SNM supports the introduction of sustainable innovations (Raven,

SNM supports the introduction of sustainable innovations (Raven, 2005)
that emphasises steering of the group of relevant actors (Geels and Schot,
2007).  SNM can be applied in a
multilevel perspective (MLP) that distinguishes three sociotechnical levels,
namely, landscapes, regimes and niches1
(Geels, 2002). The core of an MLP is the interaction between landscape, regime
and niche, and the way top-down landscape pressure and bottom-up niche
development influence the evolution of sociotechnical regimes2
(Grin et al., 2010).

SNM aims to understand the
conditions under which innovations for sustainability succeed, and guide
governance of innovations for sustainability. Sustainable innovation
trajectories can be facilitated by creating the so-called niches. The
assumption is that properly constructed niches act as building blocks for
broader societal changes towards sustainable development (Schot and Geels,
2008). Seyfang and Smith (2007) distinguished two types of niche innovations:
market based and grassroots. They argued that market based innovations differ
from grassroots innovations in context (market vs social economy), driving
force (profit vs social need), niche (market rules vs values), organisational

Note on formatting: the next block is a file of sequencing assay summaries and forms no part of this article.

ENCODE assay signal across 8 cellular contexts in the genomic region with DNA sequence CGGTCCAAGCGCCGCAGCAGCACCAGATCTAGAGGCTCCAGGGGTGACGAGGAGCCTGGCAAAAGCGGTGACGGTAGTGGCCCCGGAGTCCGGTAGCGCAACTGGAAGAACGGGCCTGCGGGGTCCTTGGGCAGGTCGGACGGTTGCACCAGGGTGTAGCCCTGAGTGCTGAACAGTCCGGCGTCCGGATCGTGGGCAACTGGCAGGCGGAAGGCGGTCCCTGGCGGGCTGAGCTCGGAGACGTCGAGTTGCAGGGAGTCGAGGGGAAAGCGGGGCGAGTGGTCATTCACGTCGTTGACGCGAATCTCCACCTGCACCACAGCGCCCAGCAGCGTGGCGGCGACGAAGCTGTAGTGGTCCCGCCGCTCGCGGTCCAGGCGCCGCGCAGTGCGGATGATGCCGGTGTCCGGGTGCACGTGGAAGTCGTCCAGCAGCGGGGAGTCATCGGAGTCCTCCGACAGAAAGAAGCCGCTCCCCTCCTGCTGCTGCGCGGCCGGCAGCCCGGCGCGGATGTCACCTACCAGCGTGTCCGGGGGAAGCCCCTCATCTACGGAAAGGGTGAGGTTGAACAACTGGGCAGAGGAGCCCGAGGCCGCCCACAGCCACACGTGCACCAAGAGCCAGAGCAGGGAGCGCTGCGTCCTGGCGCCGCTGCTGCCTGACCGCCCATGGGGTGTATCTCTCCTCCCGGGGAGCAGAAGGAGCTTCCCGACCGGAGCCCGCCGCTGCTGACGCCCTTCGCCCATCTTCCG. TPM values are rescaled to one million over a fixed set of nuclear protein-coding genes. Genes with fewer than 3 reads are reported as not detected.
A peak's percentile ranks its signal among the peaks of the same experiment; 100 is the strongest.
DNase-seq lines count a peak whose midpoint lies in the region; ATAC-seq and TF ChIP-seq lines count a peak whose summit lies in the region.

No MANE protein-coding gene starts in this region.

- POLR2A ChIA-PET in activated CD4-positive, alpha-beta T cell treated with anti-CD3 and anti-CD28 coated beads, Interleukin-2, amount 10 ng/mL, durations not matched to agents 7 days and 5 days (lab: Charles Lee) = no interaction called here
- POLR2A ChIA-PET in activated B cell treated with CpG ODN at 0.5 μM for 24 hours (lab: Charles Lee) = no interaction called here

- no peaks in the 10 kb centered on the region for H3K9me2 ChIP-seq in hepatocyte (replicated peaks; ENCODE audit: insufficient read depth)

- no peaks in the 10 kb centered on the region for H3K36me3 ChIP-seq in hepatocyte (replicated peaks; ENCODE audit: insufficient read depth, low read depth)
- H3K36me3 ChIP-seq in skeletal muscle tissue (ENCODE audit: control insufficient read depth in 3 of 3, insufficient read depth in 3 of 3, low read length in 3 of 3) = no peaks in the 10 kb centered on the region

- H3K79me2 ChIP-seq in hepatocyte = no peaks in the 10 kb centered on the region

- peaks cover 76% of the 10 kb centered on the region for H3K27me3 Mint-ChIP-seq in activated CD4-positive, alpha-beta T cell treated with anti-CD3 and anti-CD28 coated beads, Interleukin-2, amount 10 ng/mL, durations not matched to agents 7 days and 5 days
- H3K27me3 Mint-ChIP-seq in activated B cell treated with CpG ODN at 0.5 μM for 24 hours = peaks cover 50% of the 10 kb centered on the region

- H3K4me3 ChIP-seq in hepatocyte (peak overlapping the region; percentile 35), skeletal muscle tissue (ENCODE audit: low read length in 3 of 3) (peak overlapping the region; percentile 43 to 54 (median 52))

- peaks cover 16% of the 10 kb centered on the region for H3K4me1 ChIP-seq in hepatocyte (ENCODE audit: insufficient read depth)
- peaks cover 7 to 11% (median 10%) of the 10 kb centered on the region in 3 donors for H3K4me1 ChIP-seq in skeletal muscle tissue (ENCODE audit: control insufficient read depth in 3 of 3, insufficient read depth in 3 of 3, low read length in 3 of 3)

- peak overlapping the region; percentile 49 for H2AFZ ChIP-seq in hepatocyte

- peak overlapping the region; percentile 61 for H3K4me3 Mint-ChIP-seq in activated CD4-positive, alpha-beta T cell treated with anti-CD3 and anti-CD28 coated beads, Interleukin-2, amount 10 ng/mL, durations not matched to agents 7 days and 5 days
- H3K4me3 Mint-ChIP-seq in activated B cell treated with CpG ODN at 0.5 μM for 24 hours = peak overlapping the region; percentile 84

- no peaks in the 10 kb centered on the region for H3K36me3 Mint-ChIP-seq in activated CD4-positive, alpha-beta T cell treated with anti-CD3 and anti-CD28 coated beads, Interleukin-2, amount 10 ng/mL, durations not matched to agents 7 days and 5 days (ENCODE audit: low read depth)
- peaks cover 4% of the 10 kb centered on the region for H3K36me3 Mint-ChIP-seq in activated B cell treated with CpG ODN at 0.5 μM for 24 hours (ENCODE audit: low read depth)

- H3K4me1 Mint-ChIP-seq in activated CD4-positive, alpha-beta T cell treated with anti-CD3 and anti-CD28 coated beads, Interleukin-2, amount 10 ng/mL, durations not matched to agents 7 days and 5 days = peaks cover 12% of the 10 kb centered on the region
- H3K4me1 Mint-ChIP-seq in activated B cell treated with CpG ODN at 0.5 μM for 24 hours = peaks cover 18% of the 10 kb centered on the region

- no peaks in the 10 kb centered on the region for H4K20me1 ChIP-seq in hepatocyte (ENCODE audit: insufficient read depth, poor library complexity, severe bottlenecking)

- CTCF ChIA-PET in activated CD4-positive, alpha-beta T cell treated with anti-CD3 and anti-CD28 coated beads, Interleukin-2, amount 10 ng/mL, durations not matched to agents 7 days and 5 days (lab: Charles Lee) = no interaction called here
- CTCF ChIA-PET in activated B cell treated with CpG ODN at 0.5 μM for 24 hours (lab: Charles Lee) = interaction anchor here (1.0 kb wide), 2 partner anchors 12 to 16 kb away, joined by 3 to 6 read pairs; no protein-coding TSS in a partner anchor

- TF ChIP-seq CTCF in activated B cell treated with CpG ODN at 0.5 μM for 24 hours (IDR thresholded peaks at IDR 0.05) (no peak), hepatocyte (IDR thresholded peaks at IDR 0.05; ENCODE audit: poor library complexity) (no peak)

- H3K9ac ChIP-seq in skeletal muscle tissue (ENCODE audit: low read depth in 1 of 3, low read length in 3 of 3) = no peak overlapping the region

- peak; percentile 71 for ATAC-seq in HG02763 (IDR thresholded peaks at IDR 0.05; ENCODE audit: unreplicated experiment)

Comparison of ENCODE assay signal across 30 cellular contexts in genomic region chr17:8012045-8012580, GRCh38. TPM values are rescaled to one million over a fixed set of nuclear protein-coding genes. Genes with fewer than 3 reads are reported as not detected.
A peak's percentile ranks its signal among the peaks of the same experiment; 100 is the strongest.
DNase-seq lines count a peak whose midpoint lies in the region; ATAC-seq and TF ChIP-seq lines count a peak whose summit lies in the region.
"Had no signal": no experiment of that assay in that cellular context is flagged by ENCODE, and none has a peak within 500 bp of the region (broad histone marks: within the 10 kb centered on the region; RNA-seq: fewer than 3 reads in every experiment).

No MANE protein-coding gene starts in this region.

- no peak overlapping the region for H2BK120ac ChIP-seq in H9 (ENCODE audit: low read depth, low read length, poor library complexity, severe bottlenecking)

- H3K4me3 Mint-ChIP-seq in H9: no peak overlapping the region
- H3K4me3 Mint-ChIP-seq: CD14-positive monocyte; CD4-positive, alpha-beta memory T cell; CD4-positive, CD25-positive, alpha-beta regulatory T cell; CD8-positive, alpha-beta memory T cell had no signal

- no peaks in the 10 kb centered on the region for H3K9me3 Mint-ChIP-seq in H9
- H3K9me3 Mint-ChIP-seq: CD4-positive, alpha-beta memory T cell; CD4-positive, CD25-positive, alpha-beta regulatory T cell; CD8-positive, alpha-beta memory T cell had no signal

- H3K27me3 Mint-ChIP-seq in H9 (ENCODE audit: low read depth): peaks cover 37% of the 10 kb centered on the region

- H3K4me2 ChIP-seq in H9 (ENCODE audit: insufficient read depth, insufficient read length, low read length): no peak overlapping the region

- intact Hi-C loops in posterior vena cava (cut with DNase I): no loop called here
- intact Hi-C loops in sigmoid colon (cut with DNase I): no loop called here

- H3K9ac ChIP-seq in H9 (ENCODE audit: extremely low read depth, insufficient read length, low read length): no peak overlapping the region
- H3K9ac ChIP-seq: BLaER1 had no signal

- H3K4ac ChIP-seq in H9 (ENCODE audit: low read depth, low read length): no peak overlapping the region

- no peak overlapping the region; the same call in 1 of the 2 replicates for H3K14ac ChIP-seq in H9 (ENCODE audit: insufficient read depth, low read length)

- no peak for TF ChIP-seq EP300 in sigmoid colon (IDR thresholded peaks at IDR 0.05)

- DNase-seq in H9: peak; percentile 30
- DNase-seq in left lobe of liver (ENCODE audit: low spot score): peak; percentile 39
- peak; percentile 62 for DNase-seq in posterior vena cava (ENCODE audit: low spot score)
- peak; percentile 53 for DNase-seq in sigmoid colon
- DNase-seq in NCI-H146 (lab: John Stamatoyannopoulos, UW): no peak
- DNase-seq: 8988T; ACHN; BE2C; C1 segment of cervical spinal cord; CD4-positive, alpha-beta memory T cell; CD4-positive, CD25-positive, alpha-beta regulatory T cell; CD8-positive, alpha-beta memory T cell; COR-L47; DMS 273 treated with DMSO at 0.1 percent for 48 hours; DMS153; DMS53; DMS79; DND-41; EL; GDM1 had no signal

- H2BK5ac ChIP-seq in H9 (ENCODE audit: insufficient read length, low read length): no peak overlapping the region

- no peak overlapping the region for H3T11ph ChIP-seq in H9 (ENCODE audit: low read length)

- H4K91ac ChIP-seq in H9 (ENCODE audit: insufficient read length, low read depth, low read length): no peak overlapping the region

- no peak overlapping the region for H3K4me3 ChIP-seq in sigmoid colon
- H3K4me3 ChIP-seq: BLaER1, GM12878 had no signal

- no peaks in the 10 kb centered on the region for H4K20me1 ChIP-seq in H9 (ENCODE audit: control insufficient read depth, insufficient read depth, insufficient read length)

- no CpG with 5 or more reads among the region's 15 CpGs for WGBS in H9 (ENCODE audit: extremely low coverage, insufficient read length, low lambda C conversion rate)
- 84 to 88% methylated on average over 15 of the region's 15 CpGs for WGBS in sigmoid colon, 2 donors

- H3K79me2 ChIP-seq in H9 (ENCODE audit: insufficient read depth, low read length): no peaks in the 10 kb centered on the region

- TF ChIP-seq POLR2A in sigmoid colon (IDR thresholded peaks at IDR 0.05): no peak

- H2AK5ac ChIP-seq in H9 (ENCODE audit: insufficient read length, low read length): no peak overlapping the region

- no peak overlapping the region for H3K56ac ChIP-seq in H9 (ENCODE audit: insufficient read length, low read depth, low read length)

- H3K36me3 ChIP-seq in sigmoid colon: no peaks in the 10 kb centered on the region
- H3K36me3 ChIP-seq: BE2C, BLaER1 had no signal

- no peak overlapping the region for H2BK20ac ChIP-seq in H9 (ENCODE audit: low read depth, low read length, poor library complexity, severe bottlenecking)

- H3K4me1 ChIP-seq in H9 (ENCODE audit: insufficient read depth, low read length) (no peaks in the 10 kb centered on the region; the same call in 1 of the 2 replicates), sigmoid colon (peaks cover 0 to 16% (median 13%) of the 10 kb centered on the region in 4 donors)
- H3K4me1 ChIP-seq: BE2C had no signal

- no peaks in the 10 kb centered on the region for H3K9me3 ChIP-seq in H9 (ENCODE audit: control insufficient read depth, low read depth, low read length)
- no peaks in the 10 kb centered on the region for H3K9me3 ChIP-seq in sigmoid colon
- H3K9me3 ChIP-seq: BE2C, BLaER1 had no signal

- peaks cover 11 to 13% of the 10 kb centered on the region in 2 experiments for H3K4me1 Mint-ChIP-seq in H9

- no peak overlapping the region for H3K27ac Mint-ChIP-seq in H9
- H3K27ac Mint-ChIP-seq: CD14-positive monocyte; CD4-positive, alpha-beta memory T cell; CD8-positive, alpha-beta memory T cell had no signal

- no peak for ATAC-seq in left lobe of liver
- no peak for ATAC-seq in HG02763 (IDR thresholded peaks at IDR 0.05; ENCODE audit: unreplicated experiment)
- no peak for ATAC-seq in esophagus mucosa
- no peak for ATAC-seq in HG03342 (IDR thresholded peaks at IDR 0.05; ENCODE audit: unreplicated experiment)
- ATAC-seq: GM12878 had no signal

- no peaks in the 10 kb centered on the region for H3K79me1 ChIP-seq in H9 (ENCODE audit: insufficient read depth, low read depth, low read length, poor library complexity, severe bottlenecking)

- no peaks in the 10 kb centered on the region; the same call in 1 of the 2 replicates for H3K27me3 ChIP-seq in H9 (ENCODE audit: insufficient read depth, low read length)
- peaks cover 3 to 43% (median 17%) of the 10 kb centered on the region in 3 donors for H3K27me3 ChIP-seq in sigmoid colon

form (firm vs diversity of organisations), and resources (commercial oriented
vs diverse non-profit funding).

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Niches are conceived as ‘cosmopolitan’ (i.e. not
situated) spaces, constituting multiple on-the-ground local projects, linked
together by networks and intermediary organisations (Hargreaves et al., 2013).
These intermediaries at the cosmopolitan or niche level consolidate the
learning flowing ‘up’ from projects, and repackage it into mobile forms as
transferrable standards, best practice and other resources to help new projects
which, in turn, re- interpret and embed the knowledge ‘downwards’ into new
local contexts. In this way, they aggregate learning and resources to help grow
the niche through replication of projects, and influence regimes to adopt niche
ideas and practices.

1 Landscape can
be defined as exogenous events and trends that shape niche-regime dynamics. While
regime is understood as a relatively stable and aligned set of rules directing
the behaviour of a set of actors along the trajectory of incremental
innovation, niches are conceived as protected spaces where novel sociotechnical
configurations are established (often as a direct response to an unsustainable
regime), experimented with, and developed, away from the normal selection
pressures of the regime (Smith and Raven, 2012).

2 The configuration of actors, technologies and institutions for fulfilling a
certain societal function.